One part of the program, the hireimmigrants.ca Roadmap, has been accessed by more than 50,000 unique users and is now fully integrated into the Ontario government’s website.

Read more here

Train Employers to Hire and Work with Immigrants

On August 20, 2013, Ratna Omidvar, President of Maytree, spoke at the Queen’s International Institute on Social Policy conference on the topic, “Immigration and Skills.” This is the second in a series of excerpts from her remarks and was originally published in The Maytree blog.

By Ratna Omidvar

In a country where immigrants make up 20% of our population, projected to increase to 25-28% by 2031, focusing only on the deficits of immigrants is short sighted. Just as immigrants have training needs, so to do employers. They must learn to deal with a new demographic. I like to compare what is happening in today’s growing workforce to what happened immediately after the Second World War when large numbers of women entered the work force. As a result, employers and policy makers had to go “back to school.” Many years later we have a healthy range of policies ensuring that women are treated with fairness in the workforce – such as maternity leave policies, rules on what you can ask or not ask in job interviews, the adjustment of height and weight restrictions and so on. Today, employers are facing a similar kind of demographic train and their approaches to sourcing, hiring, on-boarding, assessing, and promoting need to be refreshed, reviewed and updated to meet the changing times.

With a little help, the best teachers for employers will be employers themselves. There is a small but growing community of employers who are learning that the nuances of culture and language of immigrant candidates may be different, but this should not get in the way of identifying and managing talent. Many years ago, we launched a website called hireimmigrants.ca that is dedicated to finding and describing these practices. In a way, this platform helps employers borrow proven ideas from their competition.

A few examples of strategies that employers are using:

  • Husky identifies top engineering universities from immigrant source countries to screen in candidates from these institutions.
  • 3M uses a five-minute language exercise for its hiring managers and supervisors that sensitizes them to the challenges that speakers of English as a second language face. Supervisors sit in a circle and are challenged to replace every verb with a synonym. So for instance if you want to say “I went to a movie yesterday,” you have to challenge yourself to replace the verb “went” with another verb.
  • And from as far away as Germany comes this idea that employers will agree to accept and assess resumes that are filed without names or place of education.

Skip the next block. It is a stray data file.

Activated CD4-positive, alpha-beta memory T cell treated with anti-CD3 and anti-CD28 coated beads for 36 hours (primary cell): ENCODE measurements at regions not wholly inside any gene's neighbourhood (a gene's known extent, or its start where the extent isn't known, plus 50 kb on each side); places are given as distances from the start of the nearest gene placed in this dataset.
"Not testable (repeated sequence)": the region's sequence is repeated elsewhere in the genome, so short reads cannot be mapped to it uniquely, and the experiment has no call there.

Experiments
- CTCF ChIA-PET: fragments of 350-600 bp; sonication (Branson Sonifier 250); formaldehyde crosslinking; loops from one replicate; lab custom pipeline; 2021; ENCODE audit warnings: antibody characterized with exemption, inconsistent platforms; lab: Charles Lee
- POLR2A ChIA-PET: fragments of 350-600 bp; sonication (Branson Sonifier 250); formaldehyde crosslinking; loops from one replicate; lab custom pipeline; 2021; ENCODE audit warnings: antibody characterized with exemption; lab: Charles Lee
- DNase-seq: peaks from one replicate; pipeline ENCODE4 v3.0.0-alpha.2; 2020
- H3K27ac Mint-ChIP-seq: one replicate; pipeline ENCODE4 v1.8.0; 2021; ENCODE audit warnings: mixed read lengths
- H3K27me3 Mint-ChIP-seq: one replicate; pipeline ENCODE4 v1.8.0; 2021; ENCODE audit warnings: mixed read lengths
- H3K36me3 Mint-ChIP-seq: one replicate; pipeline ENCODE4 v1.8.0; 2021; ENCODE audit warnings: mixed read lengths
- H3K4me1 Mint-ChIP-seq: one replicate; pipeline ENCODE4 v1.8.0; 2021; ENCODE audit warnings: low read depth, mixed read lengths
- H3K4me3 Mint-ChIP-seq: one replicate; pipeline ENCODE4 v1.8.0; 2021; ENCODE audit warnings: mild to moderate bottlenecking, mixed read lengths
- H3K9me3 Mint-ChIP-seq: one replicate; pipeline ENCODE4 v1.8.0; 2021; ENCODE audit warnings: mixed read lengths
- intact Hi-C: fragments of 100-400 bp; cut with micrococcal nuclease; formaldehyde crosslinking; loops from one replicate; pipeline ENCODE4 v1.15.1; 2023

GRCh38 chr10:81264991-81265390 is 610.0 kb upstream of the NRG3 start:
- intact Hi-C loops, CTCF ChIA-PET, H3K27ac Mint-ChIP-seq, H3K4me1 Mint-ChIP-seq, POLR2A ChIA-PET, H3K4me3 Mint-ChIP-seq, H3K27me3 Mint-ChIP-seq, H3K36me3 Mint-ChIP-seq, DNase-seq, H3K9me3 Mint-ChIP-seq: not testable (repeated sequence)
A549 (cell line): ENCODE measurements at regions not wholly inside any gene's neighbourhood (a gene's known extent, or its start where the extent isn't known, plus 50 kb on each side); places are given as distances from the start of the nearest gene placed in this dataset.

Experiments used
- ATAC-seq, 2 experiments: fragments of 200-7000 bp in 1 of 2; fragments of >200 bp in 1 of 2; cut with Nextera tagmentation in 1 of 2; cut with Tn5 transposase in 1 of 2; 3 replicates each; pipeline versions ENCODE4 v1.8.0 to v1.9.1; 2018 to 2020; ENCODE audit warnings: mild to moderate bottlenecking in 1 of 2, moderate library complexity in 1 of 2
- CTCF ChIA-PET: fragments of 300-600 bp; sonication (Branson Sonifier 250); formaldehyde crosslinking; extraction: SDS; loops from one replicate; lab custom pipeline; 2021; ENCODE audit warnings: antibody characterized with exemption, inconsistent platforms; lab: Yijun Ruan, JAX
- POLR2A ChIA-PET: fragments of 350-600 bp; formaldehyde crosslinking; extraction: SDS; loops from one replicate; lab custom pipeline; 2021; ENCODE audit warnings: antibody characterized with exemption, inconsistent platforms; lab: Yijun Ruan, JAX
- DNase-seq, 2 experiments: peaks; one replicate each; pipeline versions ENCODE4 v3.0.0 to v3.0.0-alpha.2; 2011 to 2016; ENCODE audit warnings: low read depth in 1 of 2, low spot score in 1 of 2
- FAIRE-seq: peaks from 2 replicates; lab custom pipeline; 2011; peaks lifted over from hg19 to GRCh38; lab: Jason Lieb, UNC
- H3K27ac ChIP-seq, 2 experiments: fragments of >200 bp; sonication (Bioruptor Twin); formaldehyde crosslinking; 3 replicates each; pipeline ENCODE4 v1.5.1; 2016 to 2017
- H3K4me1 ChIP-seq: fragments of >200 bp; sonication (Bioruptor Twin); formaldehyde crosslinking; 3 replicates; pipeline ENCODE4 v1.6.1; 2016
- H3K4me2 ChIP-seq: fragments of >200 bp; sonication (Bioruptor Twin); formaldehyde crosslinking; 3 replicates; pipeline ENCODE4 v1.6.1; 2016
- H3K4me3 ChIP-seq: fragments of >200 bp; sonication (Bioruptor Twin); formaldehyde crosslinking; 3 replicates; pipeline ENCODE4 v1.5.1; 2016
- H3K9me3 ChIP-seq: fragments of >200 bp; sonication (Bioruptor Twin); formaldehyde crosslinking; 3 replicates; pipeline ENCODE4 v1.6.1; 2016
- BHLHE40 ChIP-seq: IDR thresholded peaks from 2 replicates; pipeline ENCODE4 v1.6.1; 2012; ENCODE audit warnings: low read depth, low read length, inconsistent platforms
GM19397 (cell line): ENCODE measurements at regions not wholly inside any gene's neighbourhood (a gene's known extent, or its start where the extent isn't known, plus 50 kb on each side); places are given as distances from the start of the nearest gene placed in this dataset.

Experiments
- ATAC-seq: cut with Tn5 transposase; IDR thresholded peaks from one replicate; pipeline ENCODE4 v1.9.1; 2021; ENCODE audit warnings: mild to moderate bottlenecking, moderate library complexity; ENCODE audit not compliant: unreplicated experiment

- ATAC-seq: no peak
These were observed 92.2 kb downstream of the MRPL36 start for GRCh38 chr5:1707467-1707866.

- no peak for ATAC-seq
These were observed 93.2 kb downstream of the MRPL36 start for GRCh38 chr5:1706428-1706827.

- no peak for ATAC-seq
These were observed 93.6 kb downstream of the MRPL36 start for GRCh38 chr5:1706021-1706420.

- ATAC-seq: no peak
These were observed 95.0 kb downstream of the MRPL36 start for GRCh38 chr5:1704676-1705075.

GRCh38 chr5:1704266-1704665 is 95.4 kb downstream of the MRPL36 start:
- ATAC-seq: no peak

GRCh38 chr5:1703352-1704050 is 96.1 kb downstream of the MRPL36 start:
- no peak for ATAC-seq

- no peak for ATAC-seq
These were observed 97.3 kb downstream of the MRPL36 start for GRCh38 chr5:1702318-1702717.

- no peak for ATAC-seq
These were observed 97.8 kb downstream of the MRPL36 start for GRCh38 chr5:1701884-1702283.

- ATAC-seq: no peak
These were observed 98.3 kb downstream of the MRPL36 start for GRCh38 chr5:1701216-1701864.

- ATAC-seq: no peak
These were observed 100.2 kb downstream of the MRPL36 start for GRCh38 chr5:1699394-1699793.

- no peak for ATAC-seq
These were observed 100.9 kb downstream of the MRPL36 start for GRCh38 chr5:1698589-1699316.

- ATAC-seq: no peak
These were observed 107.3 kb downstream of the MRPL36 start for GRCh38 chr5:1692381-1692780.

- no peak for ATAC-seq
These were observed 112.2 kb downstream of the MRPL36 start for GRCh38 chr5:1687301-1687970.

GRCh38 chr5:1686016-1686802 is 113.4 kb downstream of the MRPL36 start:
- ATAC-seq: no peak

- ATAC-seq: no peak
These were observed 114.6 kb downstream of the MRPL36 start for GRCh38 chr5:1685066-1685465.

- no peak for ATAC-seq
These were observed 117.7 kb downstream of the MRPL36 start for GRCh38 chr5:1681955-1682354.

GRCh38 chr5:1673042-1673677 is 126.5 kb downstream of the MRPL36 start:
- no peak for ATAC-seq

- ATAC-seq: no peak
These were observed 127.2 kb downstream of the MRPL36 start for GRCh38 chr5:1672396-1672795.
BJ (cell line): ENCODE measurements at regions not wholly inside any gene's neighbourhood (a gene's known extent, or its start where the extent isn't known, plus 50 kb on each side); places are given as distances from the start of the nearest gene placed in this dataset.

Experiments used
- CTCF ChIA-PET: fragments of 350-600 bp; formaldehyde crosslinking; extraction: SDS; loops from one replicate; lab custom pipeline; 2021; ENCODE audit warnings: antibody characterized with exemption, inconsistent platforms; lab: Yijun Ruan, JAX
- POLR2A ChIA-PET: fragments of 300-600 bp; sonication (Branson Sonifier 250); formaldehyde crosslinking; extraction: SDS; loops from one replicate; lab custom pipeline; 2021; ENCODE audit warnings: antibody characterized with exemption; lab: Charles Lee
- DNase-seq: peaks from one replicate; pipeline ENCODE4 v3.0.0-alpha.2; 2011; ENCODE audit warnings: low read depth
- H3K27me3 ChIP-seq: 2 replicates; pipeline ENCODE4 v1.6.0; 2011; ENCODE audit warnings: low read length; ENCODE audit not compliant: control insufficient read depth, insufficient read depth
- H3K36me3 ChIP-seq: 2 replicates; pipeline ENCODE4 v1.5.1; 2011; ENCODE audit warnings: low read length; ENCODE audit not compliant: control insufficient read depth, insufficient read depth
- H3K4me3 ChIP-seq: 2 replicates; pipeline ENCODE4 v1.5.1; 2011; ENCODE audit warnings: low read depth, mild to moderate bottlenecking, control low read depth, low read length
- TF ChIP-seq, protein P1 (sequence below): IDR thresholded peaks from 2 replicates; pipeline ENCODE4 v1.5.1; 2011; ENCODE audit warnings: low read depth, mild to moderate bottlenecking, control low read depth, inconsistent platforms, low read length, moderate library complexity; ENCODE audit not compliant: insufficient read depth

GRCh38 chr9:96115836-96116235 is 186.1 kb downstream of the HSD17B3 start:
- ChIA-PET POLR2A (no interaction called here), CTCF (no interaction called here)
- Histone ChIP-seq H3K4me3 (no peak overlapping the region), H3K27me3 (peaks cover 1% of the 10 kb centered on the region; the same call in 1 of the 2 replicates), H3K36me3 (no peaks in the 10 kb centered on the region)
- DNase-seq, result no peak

Each of these examples has the seed of a policy that could govern the way corporations and public institutions source and identify talent, or how they allocate precious training resources. By translating good practices into policy, we can ensure larger scale impact.

Read other excerpts from this speech
Read the full speech.

Understand and Evaluate Your HR Practices

To get the support of leadership, it’s important to know where you are now and where you want to be. To do so, gather information about your current human resource practices and how they may screen-out skilled immigrants or prevent them from advancing to senior positions in your organization:

  • Understand both the challenges and successes of skilled immigrants in your organization.
  • Gather data about your workforce demographics to assess how your organization is actually performing in hiring and retaining skilled immigrants compared to others.
  • Conduct a skill-set inventory of your employees, and particularly of skilled immigrants in your organization. Are you leveraging their total skill-sets? Are they working to their individual capacity?
  • Review your recruitment process to determine whether your organization screens-out qualified candidates including skilled immigrants.
  • Determine who is immigrant-ready in your organization. Human resource staff tend to be better aware and equipped to act than line or hiring managers who tend not to have HR education or experience. This can help you identify where you can have immediate impact when introducing new strategies and techniques.
  • Interview skilled immigrants in your organization, including those who have since moved on to other opportunities (exit interviews are good opportunities to ask). They are an excellent source of information and learning.

Use the Workshop: Assessing the Recruiting Process to make a full assessment of your recruiting process.

Once you have finished the assessment you need to analyze the findings and ask key questions:

  • How many skilled immigrants did we hire this year? How does this compare to previous years?
  • Who are the hiring influencers in our organization?
  • In what areas (business areas, geographic) do skilled immigrants typically work?
  • What types of cross-cultural events, training or other supports were offered to employees last year?
  • How many skilled immigrants were promoted? To what levels within our organization?
  • How many left the organization? Where did they go and why?
  • What external resources and support do we need to recruit and retain skilled immigrants more effectively?